Monday, June 14, 2010


I am an idolator. This painful realization struck me this morning as I read Paul's words to the Colossians. In chapter 3 verse 5 he writes:

Have nothing to do with sexual sin, impurity, lust, and shameful desires. Don't be greedy for the good things of this life, for that is idolatry. (NLT)

On a recent business trip I traveled to the large city where our family lived for more than three years. I had several things I wanted to buy there, things that we needed but cannot find in the city where we currently lived. As I visited the various shops where I could find these items, my eyes were regularly captured by numerous other items on display. I do not normally think of myself as an avid consumer, but seeing all the things around me that are not normally available to me drew out of me a strong temptation to spend far more than I could afford. To my shame I displayed exactly the behavior Paul writes about. I had become greedy for the good things of this life.

As I reflected on this verse this morning I saw that many believers, particularly in America, are very good at concerning themselves with the dangers of the temptations listed in the first sentence. But we give scant attention to that second sentence. We may feel that we are not greedy. After all we are not longing for "sinful" pleasures. But notice that Paul doesn't say "Don't be greedy for the sinful pleasures of this life." He says we shouldn't be greedy for the "good things" of this life. Thinking about the things that tempted me on my recent trip, they were all "good things," things that I could easily argue would be useful for us or simply nice to have. They were not immoral or illicit things. (Can a new propane tank be considered immoral?) But my desire for them indicated that my heart was longing for them inordinately and they had become idols to me.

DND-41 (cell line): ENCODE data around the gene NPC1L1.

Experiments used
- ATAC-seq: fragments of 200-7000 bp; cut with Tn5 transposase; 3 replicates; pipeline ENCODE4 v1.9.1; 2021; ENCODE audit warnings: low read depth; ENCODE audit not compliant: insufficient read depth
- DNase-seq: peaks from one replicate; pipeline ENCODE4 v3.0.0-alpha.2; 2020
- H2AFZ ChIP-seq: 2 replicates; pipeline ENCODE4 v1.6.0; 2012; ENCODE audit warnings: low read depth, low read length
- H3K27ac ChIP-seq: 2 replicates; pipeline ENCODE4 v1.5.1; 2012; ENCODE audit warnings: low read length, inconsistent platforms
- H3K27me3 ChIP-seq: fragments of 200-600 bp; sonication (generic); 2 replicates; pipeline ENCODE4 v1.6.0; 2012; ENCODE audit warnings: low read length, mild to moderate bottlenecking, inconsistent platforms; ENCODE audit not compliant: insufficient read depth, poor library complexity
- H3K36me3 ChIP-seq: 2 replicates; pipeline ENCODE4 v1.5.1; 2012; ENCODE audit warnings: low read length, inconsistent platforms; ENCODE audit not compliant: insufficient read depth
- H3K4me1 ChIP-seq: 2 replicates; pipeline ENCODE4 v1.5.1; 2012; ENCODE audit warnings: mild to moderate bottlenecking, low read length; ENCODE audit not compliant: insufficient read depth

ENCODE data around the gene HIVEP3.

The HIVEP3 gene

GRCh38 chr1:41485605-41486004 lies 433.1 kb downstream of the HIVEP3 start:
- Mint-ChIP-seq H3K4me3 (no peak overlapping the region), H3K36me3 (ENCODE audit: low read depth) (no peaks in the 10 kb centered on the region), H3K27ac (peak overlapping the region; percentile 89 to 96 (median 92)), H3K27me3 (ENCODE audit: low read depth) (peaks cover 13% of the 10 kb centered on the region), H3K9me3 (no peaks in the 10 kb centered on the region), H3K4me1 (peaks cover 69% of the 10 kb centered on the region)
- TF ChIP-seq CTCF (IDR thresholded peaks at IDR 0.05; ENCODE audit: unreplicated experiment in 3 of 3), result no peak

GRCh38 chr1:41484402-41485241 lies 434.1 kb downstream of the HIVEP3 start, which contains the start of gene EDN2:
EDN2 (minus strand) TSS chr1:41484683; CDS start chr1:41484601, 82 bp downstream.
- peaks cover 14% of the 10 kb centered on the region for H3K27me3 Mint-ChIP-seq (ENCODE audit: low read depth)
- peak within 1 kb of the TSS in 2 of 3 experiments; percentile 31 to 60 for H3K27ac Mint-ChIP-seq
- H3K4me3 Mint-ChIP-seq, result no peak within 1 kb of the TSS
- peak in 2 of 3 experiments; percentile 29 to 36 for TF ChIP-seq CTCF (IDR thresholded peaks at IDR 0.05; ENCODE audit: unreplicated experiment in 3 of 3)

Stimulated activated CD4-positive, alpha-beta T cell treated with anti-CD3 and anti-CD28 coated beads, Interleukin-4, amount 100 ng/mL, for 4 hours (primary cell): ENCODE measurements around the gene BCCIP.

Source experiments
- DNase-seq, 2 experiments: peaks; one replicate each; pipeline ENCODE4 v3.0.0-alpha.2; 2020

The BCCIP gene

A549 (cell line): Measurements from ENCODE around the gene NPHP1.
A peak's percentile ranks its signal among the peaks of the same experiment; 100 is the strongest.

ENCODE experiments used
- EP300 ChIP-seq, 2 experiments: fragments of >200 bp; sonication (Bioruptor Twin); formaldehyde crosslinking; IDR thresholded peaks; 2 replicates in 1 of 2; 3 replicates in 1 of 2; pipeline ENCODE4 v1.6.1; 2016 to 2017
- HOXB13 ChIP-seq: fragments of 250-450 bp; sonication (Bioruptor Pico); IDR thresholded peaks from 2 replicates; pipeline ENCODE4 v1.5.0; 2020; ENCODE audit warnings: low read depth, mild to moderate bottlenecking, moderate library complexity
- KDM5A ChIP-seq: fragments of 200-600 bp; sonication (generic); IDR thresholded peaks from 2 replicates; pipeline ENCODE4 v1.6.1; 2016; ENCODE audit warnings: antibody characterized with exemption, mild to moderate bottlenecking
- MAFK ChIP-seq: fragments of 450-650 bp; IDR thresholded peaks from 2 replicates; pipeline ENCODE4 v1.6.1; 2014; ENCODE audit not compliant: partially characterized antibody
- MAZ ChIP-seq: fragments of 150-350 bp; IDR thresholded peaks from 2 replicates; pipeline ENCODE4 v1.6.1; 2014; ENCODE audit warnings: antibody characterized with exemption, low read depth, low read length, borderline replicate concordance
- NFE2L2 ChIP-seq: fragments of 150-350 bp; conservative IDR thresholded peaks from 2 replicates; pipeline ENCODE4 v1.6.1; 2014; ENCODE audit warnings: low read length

Paul's words in this passage indicate that God views our consumer mentality and consumer lifestyle with the same degree of anger that he directs toward sexual immorality. A friend of mine who travels regularly to east Asia sees this consumerism growing like a weed in that culture as well, with negative impacts on the society. Yet I don't see that most of my fellow believers in the US really recognize the impact this lifestyle has on us. We don't accept it as idolatry and therefore do not regard it seriously. I am not exempt from this. My experience during my recent trip was quite a shocking wake up call for me as I realized how easily my heart can be pulled toward the things of this world, even good and potentially useful things. But I don't want to be an idolator so I pray that God will help me replace the desires for the things of this world with a desire for the things that will last.

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